“Before the New Jersey State Senate Lincoln reminisced about his youth: ‘away back in my childhood, the earliest days of my being able to read, I got hold of a small book, such a one as few of the younger members have ever seen, ‘Weem’s Life of Washington.’ I remember all the accounts there given of the battle fields and struggles for the liberties of the country, and none fixed themselves upon my imagination so deeply as the struggle here at Trenton, New-Jersey. The crossing of the river; the contest with the Hessians; the great hardships endured at that time, all fixed themselves on my memory more than any single revolutionary event; and you all know, for you have all been boys, how these early impressions last longer than any others. I recollect thinking then, boy even though I was, that there must have been something more than common that those men struggled for. I am exceedingly anxious that that thing which they struggled for; that something even more than National Independence; that something that held out a great promise to all the people of the world to all time to come; I am exceedingly anxious that this Union, the Constitution, and the liberties of the people shall be perpetuated in accordance with the original idea for which that struggle was made, and I shall be most happy indeed if I shall be an humble instrument in the hands of the Almighty, and of this, his almost chosen people, for perpetuating the object of that great struggle.’ As he prepared to leave the capitol, Lincoln was mobbed and ‘set upon as if by a pack of good natured bears, pawed, caressed, punched, jostled, crushed, cheered, and placed in imminent danger of leaving the chamber of the assembly in his shirt sleeves, and unceremoniously at that.’”

–Michael Burlingame, Abraham Lincoln: A Life (2 volumes, originally published by Johns Hopkins University Press, 2008) Unedited Manuscript by Chapter, Lincoln Studies Center, Volume 2, Chapter 19  (PDF), 2145-2146

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MR. PRESIDENT AND GENTLEMEN OF THE SENATE OF THE STATE OF NEW-JERSEY:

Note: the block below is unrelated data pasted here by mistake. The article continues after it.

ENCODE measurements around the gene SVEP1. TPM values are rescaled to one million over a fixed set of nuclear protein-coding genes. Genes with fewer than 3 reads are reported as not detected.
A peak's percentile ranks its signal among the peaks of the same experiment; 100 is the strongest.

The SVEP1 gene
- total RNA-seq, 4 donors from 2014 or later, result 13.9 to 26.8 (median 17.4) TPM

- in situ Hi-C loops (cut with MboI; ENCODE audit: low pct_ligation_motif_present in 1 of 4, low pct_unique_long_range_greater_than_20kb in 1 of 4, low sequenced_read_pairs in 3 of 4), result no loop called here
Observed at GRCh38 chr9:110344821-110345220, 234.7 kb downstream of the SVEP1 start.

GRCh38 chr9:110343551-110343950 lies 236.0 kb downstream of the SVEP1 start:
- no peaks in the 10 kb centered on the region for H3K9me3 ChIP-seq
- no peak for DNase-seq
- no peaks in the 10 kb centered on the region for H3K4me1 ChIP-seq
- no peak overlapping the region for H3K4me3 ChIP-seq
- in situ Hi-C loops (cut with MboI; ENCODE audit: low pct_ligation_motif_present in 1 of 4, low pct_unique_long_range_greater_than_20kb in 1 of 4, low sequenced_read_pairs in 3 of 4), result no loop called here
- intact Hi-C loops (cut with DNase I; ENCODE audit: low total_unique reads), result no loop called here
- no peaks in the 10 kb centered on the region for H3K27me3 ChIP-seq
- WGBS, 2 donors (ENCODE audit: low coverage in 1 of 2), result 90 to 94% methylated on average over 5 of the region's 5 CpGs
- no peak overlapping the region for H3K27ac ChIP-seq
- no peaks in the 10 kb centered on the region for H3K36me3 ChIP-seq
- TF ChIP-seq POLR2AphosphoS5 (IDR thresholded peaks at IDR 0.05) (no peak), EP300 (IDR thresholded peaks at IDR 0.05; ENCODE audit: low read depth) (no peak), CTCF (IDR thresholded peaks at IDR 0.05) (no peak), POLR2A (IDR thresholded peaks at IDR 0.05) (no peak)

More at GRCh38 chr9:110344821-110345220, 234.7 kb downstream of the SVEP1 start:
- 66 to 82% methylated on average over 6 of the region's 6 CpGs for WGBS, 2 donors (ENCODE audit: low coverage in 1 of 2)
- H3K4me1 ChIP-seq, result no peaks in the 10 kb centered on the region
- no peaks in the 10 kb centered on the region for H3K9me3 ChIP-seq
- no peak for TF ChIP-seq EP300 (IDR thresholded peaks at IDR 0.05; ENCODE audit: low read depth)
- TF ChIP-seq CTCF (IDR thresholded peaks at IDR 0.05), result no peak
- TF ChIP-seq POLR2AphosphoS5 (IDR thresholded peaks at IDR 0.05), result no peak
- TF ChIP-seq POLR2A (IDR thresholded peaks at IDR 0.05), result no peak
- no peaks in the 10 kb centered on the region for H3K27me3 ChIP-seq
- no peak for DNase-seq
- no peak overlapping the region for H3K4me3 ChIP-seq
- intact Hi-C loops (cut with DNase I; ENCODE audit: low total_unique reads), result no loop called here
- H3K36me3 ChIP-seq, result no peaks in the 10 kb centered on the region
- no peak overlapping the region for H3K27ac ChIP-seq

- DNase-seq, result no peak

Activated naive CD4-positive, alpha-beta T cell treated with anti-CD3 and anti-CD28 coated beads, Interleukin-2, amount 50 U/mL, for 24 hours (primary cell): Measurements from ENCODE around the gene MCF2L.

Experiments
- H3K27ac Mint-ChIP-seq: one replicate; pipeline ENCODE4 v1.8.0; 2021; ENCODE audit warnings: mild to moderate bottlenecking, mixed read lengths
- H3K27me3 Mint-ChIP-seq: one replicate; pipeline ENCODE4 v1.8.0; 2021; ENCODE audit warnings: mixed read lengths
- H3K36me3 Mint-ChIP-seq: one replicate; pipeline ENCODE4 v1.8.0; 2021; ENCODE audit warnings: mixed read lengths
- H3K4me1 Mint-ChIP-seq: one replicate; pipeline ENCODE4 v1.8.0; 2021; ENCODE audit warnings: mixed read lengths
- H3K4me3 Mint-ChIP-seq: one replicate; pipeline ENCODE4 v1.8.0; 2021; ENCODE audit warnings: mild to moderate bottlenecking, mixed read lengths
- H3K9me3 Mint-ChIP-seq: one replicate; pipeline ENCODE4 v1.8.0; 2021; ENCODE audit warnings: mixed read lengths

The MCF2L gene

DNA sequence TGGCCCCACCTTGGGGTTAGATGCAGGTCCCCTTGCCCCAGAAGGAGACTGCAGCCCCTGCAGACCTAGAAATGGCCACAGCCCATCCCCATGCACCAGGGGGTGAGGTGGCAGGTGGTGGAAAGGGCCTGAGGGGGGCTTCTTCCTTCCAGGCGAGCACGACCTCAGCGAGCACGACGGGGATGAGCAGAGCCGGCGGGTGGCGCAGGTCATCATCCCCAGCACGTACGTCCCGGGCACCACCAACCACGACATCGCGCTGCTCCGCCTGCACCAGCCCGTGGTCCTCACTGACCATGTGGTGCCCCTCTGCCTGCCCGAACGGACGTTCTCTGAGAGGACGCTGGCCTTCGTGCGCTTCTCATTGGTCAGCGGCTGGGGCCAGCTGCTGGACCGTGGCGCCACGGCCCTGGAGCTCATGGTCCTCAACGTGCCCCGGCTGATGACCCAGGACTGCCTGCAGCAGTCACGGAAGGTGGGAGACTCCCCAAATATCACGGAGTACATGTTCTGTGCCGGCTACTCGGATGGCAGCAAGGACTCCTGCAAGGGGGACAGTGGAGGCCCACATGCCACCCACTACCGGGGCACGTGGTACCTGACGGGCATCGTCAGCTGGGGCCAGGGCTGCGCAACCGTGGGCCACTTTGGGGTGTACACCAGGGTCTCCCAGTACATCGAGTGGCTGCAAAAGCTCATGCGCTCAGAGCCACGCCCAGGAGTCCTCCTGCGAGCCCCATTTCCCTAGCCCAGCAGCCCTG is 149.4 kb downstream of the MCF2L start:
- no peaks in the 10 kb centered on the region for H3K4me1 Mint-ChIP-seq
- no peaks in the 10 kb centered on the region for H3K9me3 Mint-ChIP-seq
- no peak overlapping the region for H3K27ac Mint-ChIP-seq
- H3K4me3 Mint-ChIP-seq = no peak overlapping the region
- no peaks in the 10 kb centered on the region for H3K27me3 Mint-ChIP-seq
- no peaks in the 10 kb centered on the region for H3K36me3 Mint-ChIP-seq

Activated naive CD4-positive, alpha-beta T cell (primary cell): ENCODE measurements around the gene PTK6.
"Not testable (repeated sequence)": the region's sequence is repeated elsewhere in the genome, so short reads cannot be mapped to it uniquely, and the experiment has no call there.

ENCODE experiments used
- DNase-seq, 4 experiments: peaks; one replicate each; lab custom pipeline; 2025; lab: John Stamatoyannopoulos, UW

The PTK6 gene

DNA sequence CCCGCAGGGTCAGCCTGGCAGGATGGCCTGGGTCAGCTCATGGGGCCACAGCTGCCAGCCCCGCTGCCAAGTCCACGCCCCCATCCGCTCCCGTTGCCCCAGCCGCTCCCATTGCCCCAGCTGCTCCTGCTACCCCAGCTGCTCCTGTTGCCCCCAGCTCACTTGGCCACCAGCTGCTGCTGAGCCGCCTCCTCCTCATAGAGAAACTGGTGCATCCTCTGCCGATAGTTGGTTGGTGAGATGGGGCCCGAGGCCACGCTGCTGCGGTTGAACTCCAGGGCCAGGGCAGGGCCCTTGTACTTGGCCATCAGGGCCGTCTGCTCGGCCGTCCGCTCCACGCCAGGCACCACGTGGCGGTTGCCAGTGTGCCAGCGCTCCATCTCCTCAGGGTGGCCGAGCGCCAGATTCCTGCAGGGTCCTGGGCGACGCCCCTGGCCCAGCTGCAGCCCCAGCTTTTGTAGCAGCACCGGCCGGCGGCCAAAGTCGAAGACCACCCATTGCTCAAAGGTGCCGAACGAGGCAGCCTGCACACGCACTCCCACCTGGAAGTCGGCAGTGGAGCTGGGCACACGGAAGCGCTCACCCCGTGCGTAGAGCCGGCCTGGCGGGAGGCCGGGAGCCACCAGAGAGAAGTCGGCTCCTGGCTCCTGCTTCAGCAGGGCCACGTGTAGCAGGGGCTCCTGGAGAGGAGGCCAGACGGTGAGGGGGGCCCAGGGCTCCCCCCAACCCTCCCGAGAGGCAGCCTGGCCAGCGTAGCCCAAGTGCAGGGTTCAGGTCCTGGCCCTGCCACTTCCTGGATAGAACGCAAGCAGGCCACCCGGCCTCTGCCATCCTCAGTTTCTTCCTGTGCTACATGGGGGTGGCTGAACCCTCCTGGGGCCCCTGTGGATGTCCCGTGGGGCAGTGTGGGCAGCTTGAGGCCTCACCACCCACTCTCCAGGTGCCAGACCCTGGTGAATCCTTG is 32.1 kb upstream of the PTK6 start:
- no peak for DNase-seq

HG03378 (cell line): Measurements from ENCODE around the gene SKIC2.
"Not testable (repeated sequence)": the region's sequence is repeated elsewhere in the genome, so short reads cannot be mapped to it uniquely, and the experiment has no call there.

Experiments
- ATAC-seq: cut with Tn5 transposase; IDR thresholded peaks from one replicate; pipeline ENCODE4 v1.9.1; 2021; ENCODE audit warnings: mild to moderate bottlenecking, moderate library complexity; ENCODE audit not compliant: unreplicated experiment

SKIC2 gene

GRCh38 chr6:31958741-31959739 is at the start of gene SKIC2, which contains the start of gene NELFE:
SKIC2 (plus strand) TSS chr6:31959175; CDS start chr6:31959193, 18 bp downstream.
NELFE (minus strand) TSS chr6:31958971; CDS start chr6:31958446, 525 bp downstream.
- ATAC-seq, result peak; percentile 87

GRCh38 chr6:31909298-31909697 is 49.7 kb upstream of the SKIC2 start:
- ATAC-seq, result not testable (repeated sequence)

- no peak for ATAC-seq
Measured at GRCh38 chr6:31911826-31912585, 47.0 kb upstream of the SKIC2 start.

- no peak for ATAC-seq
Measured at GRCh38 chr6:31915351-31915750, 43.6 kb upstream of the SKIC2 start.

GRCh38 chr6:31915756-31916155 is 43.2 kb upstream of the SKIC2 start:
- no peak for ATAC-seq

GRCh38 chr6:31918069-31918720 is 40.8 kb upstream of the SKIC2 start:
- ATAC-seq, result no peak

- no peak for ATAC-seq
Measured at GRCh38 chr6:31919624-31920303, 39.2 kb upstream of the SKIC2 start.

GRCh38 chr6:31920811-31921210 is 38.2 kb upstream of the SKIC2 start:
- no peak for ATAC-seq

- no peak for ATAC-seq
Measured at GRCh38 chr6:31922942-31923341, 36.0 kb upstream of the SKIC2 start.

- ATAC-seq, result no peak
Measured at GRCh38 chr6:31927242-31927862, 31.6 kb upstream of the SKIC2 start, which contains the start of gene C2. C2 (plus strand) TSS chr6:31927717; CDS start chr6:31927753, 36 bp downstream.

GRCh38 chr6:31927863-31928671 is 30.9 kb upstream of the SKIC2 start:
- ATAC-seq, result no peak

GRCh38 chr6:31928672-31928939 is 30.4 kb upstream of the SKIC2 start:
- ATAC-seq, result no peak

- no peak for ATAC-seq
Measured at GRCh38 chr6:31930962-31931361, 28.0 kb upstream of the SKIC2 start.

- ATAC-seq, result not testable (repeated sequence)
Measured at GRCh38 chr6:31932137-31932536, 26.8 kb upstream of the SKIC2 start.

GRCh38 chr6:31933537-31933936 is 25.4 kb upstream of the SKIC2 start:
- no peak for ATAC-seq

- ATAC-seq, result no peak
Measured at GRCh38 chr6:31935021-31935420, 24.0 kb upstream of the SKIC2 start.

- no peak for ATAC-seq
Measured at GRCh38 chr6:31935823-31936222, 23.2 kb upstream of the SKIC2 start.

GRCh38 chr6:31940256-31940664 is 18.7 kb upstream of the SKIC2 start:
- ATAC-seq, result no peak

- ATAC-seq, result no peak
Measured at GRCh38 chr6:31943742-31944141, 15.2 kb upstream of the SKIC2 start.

I am very grateful to you for the honorable reception of which I have been the object. I cannot but remember the place that New-Jersey holds in our early history. In the early Revolutionary struggle, few of the States among the old Thirteen had more of the battle-fields of the country within their limits than old New-Jersey. May I be pardoned if, upon this occasion, I mention that away back in my childhood, the earliest days of my being able to read, I got hold of a small book, such a one as few of the younger members have ever seen, “Weem’s Life of Washington.” I remember all the accounts there given of the battle fields and struggles for the liberties of the country, and none fixed themselves upon my imagination so deeply as the struggle here at Trenton, New-Jersey. The crossing of the river; the contest with the Hessians; the great hardships endured at that time, all fixed themselves on my memory more than any single revolutionary event; and you all know, for you have all been boys, how these early impressions last longer than any others. I recollect thinking then, boy even though I was, that there must have been something more than common that those men struggled for. I am exceedingly anxious that that thing which they struggled for; that something even more than National Independence; that something that held out a great promise to all the people of the world to all time to come; I am exceedingly anxious that this Union, the Constitution, and the liberties of the people shall be perpetuated in accordance with the original idea for which that struggle was made, and I shall be most happy indeed if I shall be an humble instrument in the hands of the Almighty, and of this, his almost chosen people, for perpetuating the object of that great struggle. You give me this reception, as I understand, without distinction of party. I learn that this body is composed of a majority of gentlemen who, in the exercise of their best judgment in the choice of a Chief Magistrate, did not think I was the man. I understand, nevertheless, that they came forward here to greet me as the constitutional President of the United States—as citizens of the United States, to meet the man who, for the time being, is the representative man of the nation, united by a purpose to perpetuate the Union and liberties of the people. As such, I accept this reception more gratefully than I could do did I believe it was tendered to me as an individual.